Reflections from Maine: Energy, Environment, Climate Change and Rights – 1

By Okafor Akachukwu 11/10/2017

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Maine is not popular with many people from Nigeria and Africa who visit for education, business or tourism or among many Nigerians living in the United States. It is officially the whitest state in the United States. Even amongst Americans it is not very popular, yet the most Northeastern state in the United State is well known for its lobster, lumber, pulp and paper industry, maritime history, rocky coastlines, beautiful spruce islands of Acadia National Park the northeastern most United States state known for its lobster, lumber, pulp and paper industry, maritime history, rocky coastlines, spruce islands of Acadia National Park. It has the 4th longest coastline in the US, 2nd after Florida on the East Coast and longer than the coastline of California.

As much as these are interesting features that may attract you to visit Maine someday, my six weeks of public management training at the University of Maine as a Mandela Washington Fellow which offered me extensive and diverse engagement across the state left me with much to reflect upon. Within the contexts of energy, environment, climate change governance and the politics of rights, sovereignty and movements, I found deep similarities with the struggles we face here in Nigeria and others that we may soon start facing.

Maine is 97% forested, being the largest forested area in the US with a once thriving lumber, pulp and paper industry. Its economy grew, citizens prospered as the jobs rolled in, while its rivers, environment and biodiversity suffered tremendously pollution and extinction from the growth and prosperity. The Penobscot River (the longest river in Maine) was used for log driving, a practice that meant that people couldn’t use the river for transportation, fishing and other forms of sustenance and recreation. Soon dams were built to control the flow of the river for better log driving and as hydroelectricity become the choice for electricity production, more sections of the river were dammed to power the paper mills. These dams became obstructions that endangered 11 species of migratory fish particularly the Atlantic Salmon to the Penobscot River. The livelihood of the Penobscot Indian Nation was threatened. The chemical waste from the paper mills caused even more problems, the remaining fishes in the river died, those that survived and adapted had chemical concentrations that were unsafe for human consumption. The rivers of Maine fast became stenches.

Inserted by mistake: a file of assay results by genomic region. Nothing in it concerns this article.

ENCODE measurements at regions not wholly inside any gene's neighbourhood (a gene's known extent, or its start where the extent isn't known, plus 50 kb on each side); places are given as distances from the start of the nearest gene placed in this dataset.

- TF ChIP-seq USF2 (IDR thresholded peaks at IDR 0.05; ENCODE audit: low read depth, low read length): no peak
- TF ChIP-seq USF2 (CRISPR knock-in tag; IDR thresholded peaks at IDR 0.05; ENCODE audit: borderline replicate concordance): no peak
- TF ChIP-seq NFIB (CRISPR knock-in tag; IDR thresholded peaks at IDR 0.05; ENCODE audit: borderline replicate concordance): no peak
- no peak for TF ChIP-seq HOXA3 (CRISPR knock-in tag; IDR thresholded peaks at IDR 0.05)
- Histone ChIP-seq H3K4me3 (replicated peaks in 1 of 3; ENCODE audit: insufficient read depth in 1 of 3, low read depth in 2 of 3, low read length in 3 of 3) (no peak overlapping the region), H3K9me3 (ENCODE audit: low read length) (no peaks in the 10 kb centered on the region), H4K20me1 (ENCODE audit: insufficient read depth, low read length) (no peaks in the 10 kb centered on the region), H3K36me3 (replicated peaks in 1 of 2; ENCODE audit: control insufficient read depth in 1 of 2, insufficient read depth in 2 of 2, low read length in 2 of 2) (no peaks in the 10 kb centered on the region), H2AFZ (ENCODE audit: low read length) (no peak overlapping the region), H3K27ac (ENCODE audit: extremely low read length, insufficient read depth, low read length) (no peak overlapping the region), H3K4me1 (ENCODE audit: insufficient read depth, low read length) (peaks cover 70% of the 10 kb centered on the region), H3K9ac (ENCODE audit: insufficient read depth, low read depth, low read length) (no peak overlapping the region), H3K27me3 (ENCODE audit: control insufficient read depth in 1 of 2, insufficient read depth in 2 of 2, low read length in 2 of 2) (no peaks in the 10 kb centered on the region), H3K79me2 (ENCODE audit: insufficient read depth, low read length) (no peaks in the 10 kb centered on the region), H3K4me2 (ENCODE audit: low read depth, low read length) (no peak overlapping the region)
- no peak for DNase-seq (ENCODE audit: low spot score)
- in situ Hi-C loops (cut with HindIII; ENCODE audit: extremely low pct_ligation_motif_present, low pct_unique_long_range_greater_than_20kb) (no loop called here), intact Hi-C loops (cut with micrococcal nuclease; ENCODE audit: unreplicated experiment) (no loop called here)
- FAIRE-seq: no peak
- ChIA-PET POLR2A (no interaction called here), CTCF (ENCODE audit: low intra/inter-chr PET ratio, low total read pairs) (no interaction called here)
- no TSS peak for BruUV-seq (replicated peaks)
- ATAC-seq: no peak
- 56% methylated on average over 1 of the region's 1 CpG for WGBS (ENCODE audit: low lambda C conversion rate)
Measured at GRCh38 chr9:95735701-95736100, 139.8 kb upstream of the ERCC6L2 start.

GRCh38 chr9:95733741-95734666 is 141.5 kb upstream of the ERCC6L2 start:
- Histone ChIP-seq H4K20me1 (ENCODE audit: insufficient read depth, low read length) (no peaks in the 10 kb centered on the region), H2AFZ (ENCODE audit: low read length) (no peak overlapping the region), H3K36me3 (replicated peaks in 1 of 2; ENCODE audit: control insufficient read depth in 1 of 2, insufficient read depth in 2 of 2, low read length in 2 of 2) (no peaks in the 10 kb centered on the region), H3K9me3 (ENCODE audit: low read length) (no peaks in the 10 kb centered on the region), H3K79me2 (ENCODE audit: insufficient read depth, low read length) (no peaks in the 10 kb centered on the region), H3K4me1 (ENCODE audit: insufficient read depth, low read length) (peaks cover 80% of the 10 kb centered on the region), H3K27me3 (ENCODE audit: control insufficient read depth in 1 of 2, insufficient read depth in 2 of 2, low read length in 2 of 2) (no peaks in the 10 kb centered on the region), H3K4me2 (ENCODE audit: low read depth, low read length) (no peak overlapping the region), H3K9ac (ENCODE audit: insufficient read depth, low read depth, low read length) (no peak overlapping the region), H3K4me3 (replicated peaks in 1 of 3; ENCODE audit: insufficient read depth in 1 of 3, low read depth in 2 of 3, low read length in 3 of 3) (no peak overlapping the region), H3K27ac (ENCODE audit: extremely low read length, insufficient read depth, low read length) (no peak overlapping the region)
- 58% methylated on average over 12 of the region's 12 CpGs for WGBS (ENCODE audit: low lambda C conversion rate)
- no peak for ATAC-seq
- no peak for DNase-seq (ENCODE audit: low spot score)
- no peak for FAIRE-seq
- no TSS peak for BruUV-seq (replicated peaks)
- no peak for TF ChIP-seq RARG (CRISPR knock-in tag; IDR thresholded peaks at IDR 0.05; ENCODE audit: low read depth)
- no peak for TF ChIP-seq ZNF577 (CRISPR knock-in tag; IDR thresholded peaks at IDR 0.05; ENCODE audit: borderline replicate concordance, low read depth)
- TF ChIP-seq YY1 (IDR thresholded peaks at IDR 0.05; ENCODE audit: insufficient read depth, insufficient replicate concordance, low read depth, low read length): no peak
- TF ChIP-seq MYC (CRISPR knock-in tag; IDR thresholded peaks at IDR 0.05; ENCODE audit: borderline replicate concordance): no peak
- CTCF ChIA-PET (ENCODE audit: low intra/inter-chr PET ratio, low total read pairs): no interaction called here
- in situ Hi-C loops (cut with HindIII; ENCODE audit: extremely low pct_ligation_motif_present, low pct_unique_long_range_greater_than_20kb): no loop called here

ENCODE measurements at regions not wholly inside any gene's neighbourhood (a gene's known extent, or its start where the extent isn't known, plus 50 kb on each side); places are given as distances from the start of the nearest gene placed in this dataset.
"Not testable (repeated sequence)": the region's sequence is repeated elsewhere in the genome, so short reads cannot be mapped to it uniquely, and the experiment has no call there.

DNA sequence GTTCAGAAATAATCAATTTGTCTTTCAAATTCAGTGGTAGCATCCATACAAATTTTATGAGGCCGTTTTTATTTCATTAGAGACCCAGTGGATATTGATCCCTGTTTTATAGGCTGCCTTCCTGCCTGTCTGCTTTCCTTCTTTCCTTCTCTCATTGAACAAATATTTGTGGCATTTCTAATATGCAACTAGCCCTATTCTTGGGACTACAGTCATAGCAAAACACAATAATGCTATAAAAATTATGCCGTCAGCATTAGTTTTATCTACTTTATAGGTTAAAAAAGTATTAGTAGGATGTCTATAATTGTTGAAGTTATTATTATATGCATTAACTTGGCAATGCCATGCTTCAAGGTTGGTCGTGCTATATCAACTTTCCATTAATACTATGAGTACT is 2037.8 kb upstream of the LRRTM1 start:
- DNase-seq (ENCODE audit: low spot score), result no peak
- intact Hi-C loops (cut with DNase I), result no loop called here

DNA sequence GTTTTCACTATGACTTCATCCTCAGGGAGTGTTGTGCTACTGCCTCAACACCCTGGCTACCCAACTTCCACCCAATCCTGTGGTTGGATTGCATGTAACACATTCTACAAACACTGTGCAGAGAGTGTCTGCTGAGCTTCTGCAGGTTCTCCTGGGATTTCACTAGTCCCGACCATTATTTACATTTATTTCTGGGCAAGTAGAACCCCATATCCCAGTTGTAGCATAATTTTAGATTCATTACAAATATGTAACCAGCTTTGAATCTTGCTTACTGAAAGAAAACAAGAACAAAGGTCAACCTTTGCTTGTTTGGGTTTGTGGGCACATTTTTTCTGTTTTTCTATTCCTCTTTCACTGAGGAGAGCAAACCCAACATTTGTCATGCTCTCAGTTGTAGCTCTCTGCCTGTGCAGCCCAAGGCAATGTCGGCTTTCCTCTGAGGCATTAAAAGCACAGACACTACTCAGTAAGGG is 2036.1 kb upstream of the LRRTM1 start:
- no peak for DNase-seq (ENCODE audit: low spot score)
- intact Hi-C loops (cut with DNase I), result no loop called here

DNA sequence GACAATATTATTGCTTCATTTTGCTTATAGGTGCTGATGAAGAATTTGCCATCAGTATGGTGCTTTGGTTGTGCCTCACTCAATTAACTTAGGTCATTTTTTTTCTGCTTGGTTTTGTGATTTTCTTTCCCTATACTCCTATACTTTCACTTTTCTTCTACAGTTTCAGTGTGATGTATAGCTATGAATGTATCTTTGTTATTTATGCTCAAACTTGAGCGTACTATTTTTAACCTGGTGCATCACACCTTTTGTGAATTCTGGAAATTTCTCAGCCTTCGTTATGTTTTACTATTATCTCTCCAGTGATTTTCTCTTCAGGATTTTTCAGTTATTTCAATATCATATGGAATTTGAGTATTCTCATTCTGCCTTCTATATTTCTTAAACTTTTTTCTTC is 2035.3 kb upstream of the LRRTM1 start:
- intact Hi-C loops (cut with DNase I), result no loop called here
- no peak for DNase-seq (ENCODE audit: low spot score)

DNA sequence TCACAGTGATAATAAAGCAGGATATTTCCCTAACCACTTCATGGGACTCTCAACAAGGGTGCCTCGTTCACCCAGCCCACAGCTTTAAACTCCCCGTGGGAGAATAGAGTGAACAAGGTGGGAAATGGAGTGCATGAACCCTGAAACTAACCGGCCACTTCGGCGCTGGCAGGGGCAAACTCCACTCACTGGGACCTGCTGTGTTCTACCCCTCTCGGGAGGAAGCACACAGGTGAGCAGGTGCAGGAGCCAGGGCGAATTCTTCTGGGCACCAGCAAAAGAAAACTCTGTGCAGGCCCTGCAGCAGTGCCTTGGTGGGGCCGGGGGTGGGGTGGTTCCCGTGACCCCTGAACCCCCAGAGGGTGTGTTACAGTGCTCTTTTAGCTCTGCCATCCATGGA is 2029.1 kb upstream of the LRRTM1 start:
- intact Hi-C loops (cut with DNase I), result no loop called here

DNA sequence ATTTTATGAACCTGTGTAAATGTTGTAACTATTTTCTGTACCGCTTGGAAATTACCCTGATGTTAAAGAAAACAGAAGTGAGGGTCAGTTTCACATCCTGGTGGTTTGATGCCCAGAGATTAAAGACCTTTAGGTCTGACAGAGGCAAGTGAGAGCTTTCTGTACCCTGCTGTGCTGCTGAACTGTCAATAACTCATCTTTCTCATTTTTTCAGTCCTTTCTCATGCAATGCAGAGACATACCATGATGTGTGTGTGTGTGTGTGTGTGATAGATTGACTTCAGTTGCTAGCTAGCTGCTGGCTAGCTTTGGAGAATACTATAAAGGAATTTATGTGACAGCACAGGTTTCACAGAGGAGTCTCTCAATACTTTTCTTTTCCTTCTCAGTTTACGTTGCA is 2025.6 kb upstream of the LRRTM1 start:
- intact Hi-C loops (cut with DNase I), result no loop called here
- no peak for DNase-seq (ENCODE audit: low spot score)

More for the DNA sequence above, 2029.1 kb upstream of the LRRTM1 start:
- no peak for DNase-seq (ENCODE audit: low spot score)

By the 1960s, Androscoggin River had become one of the most polluted rivers in the United States from the toxic chemicals discharged from paper mills and other industries on its bank. However, with the Clean Water Act legislation, clean ups started. The Clean Water Act protected rivers in the United States from further pollution but didn’t reverse the impact on the biodiversity particularly the fishes. The dams along the Penobscot River provided cheap electricity for Maine while the extinction of migratory fishes remained a huge concern., Fortunately the purchase of all the dams by a power company in 1999 provided an opening through an innovative river restoration project called the Penobscot River Restoration Project to rebalance fisheries population, plus hydropower production in Maine’s largest watershed.

The Penobscot River Restoration Project was designed to explore the development of a comprehensive solution to many issues regarding hydropower relicensing, migratory fish passage and ecological restoration on the Penobscot River. Two dams –  Great works Dam and Veazie Dam were removed, Howland dam was decommissioned and a fish bypass channel constructed. Power production was increased at six other sites, and fish passages improved at four dams. June 2016 marked the completion of this most innovative and unprecedented restoration project in the history of the United States which was achieved through painstaking commitment and exceptional collaborative effort among diverse stakeholders including the Penobscot Indian Nation, 7 conservation groups, 2 hydropower companies and several state and federal agencies. The tours of these dams and interactions with some of the actors that made the restoration possible caused me to think of what can be possible in Nigeria, the opportunities we are missing in finding solutions to environmental problems we face as and the growing concerns that we may be causing irreversible damage to our environment, biodiversity and ecosystem.